The culture of saving spare cash is not unique to South Africa but is a trend pervading globally. Intended discretionary spending and saving increased in Q1 across all sectors reviewed. Half of consumers around the world plan to put spare cash into savings, up from 48 percent in Q4 2011. Thirty four percent intend to buy new clothes, up from 31 percent the previous quarter and 33 percent expect to spend spare cash on holidays and vacations-a rise of seven percentage points from Q4 2011. Planned spending on technology also increased, with 28 percent of global online consumers intending a purchase, up from 22 percent the previous quarter.

Recessionary Mindset Continues

First quarter data revealed that 67 percent of consumers in South Africa believe that the country continues to be in an economic recession. Although down significantly by 6 percentage points from Q4 2011, negative sentiment remains high. More than half the respondents (56%) believe South Africa will still be in a recession in a year's time.

Fifty seven percent of consumers around the world believe their countries are in a recession. Regionally, online respondents who believed they were in a recession was on the decline in Asia-Pacific (44% compared to 53% previous quarter), North America (80% compared to 86%) and Europe (72% compared to 74% previous quarter) while a slightly growing number of respondents in Latin America (48% against 47%) believed they were in a recession. The Middle East/Africa region is up by one percentage point to 75 percent.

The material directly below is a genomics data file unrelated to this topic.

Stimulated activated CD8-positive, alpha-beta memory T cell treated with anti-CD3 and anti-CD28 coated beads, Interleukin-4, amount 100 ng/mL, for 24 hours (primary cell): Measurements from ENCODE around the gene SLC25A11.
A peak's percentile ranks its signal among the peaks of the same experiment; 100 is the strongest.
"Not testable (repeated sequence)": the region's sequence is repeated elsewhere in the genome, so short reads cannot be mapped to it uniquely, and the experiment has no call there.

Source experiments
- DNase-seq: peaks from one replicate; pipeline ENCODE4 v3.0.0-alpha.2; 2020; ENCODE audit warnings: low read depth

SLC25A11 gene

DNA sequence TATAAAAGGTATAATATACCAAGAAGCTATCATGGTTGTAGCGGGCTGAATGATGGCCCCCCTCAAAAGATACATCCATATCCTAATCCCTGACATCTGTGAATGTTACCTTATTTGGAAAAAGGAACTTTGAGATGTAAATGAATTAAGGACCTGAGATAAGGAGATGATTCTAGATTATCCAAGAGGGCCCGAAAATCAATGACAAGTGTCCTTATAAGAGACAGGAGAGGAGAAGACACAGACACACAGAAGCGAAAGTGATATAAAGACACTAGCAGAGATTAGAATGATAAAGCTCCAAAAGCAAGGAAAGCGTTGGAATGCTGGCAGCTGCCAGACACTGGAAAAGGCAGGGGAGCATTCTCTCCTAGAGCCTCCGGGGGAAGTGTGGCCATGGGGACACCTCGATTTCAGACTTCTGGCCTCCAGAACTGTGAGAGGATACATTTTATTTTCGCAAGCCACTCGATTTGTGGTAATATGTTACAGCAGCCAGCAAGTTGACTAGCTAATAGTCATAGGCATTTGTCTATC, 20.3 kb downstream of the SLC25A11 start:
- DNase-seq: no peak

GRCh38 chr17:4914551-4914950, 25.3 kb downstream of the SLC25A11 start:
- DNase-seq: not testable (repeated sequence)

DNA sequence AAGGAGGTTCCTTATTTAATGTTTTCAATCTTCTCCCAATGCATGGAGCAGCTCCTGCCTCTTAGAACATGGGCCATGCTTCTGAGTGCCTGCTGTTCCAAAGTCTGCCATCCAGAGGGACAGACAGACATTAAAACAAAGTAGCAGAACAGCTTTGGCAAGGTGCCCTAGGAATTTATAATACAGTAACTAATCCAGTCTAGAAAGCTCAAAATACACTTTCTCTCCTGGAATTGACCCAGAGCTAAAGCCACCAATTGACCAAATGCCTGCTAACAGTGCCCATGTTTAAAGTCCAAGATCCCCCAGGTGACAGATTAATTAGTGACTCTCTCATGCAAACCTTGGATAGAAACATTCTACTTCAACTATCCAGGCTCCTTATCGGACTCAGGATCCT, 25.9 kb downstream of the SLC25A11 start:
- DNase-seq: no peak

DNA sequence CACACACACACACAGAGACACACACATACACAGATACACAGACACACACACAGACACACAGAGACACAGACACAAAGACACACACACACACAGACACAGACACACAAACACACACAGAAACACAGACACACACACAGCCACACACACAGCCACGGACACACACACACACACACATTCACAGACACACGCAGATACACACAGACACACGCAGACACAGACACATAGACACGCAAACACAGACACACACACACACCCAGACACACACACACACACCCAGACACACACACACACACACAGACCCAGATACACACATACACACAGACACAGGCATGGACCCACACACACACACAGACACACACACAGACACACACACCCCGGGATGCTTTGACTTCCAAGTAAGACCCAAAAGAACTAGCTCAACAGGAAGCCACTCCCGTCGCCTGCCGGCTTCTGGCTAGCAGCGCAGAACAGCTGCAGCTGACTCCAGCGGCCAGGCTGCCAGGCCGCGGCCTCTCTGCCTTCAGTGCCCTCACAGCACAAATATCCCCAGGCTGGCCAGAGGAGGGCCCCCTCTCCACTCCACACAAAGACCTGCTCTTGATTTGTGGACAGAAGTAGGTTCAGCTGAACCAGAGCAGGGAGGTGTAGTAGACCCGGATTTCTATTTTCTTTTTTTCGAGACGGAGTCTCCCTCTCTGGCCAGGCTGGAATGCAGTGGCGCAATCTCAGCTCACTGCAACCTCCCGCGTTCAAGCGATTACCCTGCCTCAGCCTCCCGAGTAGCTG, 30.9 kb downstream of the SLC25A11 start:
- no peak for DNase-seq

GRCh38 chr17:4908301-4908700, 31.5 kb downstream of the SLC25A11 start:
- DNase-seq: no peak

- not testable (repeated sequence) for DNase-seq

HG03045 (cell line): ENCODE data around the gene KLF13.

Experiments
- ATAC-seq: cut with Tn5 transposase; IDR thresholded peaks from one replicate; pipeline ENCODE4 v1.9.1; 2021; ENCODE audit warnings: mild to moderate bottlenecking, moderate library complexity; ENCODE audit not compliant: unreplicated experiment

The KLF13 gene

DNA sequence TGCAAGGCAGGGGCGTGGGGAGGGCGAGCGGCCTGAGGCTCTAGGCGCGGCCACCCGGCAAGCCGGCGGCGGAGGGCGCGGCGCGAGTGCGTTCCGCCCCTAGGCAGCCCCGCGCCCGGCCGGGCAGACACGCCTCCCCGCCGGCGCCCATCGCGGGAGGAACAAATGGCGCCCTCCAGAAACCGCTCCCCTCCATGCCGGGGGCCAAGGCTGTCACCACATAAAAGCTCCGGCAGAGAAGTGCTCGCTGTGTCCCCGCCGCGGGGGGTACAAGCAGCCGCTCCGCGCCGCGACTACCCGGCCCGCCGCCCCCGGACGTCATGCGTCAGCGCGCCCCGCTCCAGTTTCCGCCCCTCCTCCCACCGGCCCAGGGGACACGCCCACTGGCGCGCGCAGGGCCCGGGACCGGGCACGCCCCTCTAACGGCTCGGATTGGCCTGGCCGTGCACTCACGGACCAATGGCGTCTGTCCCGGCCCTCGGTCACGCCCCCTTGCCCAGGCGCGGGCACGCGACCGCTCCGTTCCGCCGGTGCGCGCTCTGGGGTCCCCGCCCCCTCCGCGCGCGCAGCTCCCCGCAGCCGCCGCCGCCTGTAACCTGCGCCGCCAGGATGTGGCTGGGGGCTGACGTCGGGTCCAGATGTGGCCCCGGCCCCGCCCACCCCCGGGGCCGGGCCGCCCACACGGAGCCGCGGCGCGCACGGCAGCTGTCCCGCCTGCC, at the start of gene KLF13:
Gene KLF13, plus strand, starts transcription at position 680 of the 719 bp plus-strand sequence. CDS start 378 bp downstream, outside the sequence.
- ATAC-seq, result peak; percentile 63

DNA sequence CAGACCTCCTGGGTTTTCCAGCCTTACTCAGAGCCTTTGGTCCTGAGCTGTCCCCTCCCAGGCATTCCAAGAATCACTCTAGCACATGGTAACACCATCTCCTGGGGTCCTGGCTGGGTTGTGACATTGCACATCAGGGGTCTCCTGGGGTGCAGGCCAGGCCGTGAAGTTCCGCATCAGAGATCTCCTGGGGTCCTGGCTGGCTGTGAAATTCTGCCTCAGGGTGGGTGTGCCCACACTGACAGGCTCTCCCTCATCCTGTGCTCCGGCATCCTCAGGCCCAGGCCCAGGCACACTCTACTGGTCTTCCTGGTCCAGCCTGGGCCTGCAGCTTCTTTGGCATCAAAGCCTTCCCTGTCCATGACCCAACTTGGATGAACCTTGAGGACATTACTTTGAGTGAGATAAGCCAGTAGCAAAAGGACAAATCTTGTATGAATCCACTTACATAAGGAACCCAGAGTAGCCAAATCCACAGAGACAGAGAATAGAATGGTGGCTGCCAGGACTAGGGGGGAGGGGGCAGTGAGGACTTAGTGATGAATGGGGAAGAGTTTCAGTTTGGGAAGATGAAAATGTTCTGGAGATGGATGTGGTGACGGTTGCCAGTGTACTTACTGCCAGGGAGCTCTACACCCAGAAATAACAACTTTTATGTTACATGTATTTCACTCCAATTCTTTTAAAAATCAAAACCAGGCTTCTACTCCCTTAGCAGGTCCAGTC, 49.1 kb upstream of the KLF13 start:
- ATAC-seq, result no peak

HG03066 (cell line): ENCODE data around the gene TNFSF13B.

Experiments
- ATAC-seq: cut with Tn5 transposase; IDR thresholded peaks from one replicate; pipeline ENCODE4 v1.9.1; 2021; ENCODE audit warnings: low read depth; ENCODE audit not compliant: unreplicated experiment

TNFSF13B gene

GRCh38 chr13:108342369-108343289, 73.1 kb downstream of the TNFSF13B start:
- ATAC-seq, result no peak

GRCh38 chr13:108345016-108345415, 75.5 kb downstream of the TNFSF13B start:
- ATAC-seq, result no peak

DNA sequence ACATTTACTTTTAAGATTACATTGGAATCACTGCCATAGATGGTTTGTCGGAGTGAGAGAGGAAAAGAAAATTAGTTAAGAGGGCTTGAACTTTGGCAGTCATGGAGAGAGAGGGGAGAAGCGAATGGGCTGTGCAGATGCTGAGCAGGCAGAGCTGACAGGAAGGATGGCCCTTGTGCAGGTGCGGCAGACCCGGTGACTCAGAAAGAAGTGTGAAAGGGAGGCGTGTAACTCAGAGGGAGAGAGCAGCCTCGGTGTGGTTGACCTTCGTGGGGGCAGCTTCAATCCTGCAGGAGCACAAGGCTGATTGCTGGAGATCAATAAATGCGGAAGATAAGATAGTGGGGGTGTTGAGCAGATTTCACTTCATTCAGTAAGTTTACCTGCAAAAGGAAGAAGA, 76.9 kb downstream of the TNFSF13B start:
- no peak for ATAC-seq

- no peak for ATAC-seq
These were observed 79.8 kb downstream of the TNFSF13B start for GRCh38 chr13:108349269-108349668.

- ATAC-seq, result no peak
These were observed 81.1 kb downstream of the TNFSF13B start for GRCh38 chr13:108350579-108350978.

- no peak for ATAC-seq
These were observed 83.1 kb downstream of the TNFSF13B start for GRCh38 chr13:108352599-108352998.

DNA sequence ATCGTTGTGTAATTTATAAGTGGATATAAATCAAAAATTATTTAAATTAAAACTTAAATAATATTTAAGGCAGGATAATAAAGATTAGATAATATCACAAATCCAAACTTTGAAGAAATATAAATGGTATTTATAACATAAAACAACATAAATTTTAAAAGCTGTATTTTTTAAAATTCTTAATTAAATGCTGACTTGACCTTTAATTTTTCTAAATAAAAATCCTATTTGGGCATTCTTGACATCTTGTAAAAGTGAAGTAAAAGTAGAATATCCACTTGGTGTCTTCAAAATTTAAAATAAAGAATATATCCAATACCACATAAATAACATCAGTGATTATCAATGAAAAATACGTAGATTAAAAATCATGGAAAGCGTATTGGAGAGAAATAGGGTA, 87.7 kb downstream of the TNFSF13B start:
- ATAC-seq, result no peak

Major Concerns for Online Consumers

The major concerns for online South African consumers in the first quarter of 2012 are debt, job security, state of the economy, crime, increasing food and fuel prices and utility bills.

What will consumers do when economic conditions improve?

The latest Consumer Confidence Index results confirm that South African Consumers are clearly restrained by a lack of confidence. With a weak labor market and an unemployment rate of over 25 percent , consumers are concerned about job prospects and the economy. As a result, consumers have been approaching their spending with caution.

About the Nielsen Global Survey

The Nielsen Global Survey of Consumer Confidence and Spending Intentions was conducted between February 10 and February 27, 2012 and polled more than 28,000 online consumers in 56 countries throughout Asia-Pacific, Europe, Latin America, the Middle East, Africa and North America. The sample has quotas based on age and sex for each country based on their Internet users, and is weighted to be representative of Internet consumers and has a maximum margin of error of ±0.6%. This Nielsen survey is based on the behavior of respondents with online access only. Internet penetration rates vary by country. Nielsen uses a minimum reporting standard of 60 percent Internet penetration or 10M online population for survey inclusion. The Nielsen Global Survey was established in 2005.

About Nielsen

Nielsen Holdings N.V. (NYSE: NLSN) is a global information and measurement company with leading market positions in marketing and consumer information, television and other media measurement, online intelligence, mobile measurement, trade shows and related properties. Nielsen has a presence in approximately 100 countries, with headquarters in New York, USA and Diemen, the Netherlands. For more information, visit www.nielsen.com.